Community life

Torah Centre gains planning victory

August 6, 2009

Edgware Torah Centre has received long awaited planning permission from Barnet Council to use ground floor premises in Hale Lane as a synagogue, with residential flats above.

Planning officers recommended that the proposal for the properties at 207 and 209 Hale Lane were “acceptable on balance” on policy and environmental grounds.

Objectors at the meeting raised parking concerns. But supporters of the project have cited the backing of many residents who had written to the council, plus a petition with over 100 signatories in praise of the centre’s work.

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Imam joins Leo Baeck

By Simon Rocker, August 6, 2009

Leo Baeck College, the Progressive rabbinic academy in London, has appointed a young British imam as a research fellow in Islamic studies.

Sheikh Dr Muhammad Al-Husseini, who grew up in Hertfordshire, will run courses on the Qur’an, Muslim-Jewish relations and Arabic.

“I am very honoured by this enormous privilege,” he said.

He has already been teaching at the college over the past year and active in its programme to encourage the comparative study of Jewish, Muslim and Christian texts.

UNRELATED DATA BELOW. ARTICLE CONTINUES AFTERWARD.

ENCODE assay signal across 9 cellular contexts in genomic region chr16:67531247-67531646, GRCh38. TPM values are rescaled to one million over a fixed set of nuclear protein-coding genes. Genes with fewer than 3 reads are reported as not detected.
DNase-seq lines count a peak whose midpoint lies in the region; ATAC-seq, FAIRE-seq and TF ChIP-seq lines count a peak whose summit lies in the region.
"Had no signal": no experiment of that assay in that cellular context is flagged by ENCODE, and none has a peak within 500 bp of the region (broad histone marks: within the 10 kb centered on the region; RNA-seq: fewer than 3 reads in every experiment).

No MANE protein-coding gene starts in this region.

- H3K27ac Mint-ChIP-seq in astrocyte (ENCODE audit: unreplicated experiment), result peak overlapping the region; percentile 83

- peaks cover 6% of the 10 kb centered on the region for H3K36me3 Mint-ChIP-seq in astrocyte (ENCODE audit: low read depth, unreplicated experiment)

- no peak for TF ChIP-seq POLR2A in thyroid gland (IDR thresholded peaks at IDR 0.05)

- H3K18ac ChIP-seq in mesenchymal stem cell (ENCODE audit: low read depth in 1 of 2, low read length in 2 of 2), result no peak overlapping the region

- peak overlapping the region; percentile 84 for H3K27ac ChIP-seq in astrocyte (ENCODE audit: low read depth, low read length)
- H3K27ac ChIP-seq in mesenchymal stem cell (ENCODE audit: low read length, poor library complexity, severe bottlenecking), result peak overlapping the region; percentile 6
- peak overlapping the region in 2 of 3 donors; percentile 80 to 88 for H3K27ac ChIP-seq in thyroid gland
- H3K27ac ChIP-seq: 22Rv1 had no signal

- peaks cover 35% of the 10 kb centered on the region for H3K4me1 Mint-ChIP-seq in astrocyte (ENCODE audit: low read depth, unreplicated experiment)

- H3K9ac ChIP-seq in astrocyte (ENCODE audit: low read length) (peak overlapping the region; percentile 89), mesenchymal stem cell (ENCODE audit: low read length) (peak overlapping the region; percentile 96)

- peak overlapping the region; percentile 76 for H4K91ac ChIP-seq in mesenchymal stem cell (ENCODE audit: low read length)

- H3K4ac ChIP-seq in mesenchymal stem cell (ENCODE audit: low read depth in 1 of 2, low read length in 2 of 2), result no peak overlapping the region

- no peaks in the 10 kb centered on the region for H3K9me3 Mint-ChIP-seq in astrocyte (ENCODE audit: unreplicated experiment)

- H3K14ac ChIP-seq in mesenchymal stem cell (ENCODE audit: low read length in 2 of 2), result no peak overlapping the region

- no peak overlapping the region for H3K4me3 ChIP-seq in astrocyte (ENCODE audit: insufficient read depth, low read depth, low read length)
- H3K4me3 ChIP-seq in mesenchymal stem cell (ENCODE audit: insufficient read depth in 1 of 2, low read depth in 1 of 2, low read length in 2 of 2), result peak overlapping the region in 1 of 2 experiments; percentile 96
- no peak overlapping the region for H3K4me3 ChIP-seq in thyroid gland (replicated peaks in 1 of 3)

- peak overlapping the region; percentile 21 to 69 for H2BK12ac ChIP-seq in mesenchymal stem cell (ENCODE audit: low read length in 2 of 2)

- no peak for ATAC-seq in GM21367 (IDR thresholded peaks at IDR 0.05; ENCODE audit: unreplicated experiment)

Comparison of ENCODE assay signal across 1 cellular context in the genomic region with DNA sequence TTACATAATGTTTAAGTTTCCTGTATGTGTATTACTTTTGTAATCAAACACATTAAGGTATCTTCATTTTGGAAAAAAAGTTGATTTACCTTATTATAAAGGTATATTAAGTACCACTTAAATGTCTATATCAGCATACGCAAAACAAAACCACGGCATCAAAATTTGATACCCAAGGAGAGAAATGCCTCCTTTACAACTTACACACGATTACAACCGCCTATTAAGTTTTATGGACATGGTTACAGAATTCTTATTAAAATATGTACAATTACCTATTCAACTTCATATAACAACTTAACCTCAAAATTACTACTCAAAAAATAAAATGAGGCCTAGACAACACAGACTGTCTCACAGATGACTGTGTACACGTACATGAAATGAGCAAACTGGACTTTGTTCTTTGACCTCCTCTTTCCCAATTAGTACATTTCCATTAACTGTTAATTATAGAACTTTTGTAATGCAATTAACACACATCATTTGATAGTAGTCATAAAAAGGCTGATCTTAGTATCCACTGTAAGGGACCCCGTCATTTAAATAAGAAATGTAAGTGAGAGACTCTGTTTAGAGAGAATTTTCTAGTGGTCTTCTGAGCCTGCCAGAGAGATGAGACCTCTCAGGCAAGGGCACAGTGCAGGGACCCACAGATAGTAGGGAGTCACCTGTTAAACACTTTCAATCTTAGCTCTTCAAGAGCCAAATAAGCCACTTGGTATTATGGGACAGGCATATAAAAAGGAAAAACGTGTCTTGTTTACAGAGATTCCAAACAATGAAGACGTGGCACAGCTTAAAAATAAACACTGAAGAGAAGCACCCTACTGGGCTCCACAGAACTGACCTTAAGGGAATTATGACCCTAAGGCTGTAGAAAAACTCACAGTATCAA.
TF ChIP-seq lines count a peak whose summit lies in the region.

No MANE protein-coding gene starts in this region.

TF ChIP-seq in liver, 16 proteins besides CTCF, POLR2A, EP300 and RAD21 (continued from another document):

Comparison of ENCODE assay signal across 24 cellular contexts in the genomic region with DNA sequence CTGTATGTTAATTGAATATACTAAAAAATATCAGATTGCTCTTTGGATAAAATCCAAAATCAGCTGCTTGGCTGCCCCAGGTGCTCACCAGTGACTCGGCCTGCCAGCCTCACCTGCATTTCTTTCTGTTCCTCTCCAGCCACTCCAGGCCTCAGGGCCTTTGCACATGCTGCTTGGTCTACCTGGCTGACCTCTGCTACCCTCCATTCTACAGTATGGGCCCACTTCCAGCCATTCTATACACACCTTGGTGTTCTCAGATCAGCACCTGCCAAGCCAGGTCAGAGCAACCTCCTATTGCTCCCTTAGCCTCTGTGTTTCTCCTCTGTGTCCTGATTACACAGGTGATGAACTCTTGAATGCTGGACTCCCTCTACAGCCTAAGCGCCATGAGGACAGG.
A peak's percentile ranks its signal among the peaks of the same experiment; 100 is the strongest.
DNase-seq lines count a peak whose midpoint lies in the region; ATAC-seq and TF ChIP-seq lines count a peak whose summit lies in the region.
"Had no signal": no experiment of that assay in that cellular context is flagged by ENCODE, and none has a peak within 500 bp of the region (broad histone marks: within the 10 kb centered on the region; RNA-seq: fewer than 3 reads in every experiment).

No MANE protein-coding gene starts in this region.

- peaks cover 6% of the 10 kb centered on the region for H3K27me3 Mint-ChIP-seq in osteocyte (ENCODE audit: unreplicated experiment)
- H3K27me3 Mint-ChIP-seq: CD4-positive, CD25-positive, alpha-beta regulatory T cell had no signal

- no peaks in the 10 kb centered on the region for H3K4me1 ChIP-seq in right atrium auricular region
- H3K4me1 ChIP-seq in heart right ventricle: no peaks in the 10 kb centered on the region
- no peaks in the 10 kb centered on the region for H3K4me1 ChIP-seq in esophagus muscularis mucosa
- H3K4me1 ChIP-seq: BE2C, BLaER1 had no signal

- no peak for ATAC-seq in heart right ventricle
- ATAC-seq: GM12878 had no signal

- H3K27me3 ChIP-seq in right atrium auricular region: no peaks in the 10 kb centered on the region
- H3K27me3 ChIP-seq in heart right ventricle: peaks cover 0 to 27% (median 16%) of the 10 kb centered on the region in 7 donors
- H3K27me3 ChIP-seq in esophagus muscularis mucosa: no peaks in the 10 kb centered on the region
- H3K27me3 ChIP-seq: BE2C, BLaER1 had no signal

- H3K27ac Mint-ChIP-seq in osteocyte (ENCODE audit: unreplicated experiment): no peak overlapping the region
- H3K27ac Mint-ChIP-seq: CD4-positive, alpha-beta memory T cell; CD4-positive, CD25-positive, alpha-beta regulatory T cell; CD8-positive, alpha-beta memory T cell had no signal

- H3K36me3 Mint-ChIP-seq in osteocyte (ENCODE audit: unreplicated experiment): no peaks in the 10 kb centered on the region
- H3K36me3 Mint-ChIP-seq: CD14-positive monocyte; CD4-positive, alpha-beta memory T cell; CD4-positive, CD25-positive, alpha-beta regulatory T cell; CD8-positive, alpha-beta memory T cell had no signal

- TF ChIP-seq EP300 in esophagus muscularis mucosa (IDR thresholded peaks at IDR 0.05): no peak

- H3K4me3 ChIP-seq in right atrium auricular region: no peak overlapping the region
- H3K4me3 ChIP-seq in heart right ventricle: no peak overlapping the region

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Ravenswood stars shine at Olympics

August 6, 2009

Ravenswood residents are celebrating a glut of medals at the British Special Olympics in Leicester.

A team of 32 athletes from the Norwood community in Berkshire took home 31 medals, mostly in athletics, where the tally was three gold, six silver and 11 bronze.

There was also success in tenpin bowling, with Julian Primhak, 52, striking gold in both singles and doubles. “I won gold at the last Special Olympics, so I retained my crown,” he said. “I was thrilled to bits to win again. The whole thing was really enjoyable.”

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Ravenswood stars shine at Olympics

August 6, 2009

Ravenswood residents are celebrating a glut of medals at the British Special Olympics in Leicester.

A team of 32 athletes from the Norwood community in Berkshire took home 31 medals, mostly in athletics, where the tally was three gold, six silver and 11 bronze.

There was also success in tenpin bowling, with Julian Primhak, 52, striking gold in both singles and doubles. “I won gold at the last Special Olympics, so I retained my crown,” he said. “I was thrilled to bits to win again. The whole thing was really enjoyable.”

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Manchester shul turns the corner

August 6, 2009

The cornerstone of the first Federation synagogue outside of London was laid in north Manchester on Sunday. Three-hundred people gathered at the construction site of the Ohr Yerushalayim shul on Bury New Road for a ceremony attended by leading local rabbis.

Federation president Alan Finlay believes the venture reflects the movement’s commitment to putting money from the sale of disused synagogues into new communities.

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MDA benefits from a little outside help in Bolton